Friday, June 22, 2007

New Strategy: "Walking"

In a comment to this post on the ever-increasing lethality of IED attacks, Adam mentioned that "walking" was being proposed as a new strategy for dealing with the deadly roadside bombs. He might've been thinking of this article in today's LA Times, in which just such an approach is discussed:

The power of what the military calls an EFP — for explosively formed penetrator, or projectile — to spray molten metal balls that punch through the armor on vehicles has some American troops rethinking their tactics. They are asking whether the U.S. should give up its reliance on making constant improvements to vehicle defenses.

Instead, these troops think, it is time to leave the armor behind — and get out and walk.

Why? As the article explains, the bombs have become increasingly lethal because not only do the penetrate the armor of the vehicles the soldiers are riding in, but also because they are designed to scatter lethal fragments all over the inside of those vehicles once they penetrate that armor. So, soldiers that are concentrated in heavily armed vehicles that can't withstand the blasts are actually more vulnerable to these attacks then soldiers who are on foot and are more widely dispersed. Granted soldiers on foot aren't going to survive such a powerful explosion if it goes off near them, but unlike soldiers riding around in armored vehicles, there's a much smaller chance of multiples of them being killed/injured in a single explosion (as they have been in recent very lethal attacks.)

Of course, there's a trade-off. After all, those soldiers started riding around in armored vehicles for a reason. Soldiers that are on foot may be less vulnerable to EFPs (at least en masse) but they are more vulnerable to small-arms fire, snipers and RPG attacks. Of course, as we've discussed in earlier posts on this topic, the insurgents utilize IEDs to the extent that they do because a) they don't have to confront our troops directly and b) they can kill large numbers of troops at one time. As more and more troops dismount and patrol on foot, casualties in single incidents of an IED attack will go down. The insurgents may feel pressure from that fact, and be pulled by the opportunity to attack more vulnerable troops, and consequently may engage those troops more directly. This in turn would give our troops a chance to inflict considerably more casualties on insurgents that dare to engage them in a stand-up fight. Of course, those same insurgents may also reconfigure their IEDs so that they're more effective against dismounted troops and not effective against armored vehicles, giving our troops more incentive to get back in those vehicles. At the same time, it may be difficult for insurgents to know exactly what type of IEDs to plant when they don't know what tactics the American troops will engage in. And so on, and so on.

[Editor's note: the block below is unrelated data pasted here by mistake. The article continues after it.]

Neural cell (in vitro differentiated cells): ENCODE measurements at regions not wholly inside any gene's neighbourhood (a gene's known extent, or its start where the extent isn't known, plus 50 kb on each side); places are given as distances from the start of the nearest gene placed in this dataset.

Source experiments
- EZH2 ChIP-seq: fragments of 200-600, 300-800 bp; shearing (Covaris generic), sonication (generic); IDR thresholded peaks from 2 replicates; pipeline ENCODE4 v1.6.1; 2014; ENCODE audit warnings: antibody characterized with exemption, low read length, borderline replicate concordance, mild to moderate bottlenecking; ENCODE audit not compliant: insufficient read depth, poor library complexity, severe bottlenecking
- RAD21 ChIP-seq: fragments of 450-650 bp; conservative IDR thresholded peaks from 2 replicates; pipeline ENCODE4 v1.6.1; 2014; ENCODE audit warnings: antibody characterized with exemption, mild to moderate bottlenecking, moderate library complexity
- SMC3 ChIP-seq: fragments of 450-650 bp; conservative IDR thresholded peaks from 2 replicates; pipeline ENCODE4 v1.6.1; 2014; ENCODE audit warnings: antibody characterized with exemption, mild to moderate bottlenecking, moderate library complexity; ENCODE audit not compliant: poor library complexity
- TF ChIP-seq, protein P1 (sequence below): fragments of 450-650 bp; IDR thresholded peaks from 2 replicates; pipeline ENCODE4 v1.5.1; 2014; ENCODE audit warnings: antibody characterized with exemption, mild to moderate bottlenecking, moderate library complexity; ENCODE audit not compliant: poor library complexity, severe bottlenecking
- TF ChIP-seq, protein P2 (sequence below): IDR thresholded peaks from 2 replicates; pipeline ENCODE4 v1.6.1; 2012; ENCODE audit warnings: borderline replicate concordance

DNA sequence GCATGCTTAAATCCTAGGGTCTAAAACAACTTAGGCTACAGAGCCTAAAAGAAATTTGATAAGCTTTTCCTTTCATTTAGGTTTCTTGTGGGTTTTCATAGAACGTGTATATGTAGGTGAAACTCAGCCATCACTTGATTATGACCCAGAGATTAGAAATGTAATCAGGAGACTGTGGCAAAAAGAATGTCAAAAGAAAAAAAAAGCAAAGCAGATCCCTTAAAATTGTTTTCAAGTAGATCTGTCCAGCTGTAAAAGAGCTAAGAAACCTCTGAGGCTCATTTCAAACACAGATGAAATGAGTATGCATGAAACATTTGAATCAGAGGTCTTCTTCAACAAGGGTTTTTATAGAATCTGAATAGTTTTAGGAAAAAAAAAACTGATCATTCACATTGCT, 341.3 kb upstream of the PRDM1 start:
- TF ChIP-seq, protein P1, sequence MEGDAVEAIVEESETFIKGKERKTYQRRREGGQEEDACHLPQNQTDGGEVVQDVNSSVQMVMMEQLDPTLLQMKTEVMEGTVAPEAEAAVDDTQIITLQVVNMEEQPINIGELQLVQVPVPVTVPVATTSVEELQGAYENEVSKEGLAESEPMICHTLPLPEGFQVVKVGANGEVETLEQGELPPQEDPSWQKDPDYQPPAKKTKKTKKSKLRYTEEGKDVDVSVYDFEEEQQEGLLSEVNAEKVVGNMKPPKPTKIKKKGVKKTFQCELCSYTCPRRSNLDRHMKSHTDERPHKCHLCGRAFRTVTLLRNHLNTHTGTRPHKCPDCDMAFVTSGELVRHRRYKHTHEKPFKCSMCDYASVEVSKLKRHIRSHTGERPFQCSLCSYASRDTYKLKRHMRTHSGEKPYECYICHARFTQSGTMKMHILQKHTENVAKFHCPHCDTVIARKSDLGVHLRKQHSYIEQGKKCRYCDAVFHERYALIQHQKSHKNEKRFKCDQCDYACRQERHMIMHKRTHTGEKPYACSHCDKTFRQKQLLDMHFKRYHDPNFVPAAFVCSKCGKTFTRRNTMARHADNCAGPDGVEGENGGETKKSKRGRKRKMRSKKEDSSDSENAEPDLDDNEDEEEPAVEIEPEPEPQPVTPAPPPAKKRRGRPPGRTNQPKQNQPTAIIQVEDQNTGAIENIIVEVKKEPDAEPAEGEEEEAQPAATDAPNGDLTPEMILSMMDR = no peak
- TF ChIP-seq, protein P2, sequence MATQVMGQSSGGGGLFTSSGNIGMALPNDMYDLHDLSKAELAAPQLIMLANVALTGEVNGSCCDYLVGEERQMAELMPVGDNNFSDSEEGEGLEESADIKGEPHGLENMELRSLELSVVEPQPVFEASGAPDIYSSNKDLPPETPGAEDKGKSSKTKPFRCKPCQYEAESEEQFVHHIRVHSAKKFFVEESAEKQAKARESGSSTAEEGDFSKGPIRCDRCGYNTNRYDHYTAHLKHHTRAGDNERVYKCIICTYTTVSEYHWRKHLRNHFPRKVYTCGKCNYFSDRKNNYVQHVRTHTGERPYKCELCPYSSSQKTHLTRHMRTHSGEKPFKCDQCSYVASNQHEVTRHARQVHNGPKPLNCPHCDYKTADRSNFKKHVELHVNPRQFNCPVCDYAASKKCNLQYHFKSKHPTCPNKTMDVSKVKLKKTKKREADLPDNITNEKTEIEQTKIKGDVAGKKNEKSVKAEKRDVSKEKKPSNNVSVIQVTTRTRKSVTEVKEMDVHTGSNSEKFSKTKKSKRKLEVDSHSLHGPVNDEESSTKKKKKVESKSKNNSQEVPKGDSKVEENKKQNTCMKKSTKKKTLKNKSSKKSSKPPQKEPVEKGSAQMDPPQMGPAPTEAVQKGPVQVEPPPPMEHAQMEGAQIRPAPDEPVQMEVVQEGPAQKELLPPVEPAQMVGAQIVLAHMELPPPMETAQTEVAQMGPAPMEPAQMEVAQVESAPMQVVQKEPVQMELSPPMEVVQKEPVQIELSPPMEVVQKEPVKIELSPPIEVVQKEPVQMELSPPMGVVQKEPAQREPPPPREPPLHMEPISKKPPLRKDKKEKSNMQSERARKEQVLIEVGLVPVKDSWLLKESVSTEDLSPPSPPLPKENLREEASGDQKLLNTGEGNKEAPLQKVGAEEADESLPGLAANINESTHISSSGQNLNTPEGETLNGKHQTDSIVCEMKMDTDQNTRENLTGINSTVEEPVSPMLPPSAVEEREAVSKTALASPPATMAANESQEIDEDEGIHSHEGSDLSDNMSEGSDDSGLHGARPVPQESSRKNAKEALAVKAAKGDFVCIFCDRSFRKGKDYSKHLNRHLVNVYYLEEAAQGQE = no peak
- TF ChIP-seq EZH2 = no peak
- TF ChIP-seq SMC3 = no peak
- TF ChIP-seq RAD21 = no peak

The point of all this is merely to demonstrate that as adaptable as our troops our, the insurgents are similarly adaptable. Foot patrols may provide some kind of defense to spectacular IED attacks, but the defense is only temporary and it opens up soldiers to other types of attacks. I fear that Iraq will be just as deadly as our troops as it's ever been, no matter what they do.

1 comment:

Nat-Wu said...

As you point out, walking is not some miracle way of foiling IEDs. The insurgents can adapt just as quickly as we can, and I bet there are plenty of Vietnam Vets who will tell you that being on foot in enemy territory isn't so hot either.

However, we can take an understanding from this that it is best to be unpredictable, such as mixing the use of mounted patrols with walking or aerial patrols. The US Army (and most militaries in general) love to adopt a "proper" way of doing things, then do things that way until a war has come and gone in which men die because it doesn't actually work. Kind of like our insistence on using "smart" weapons.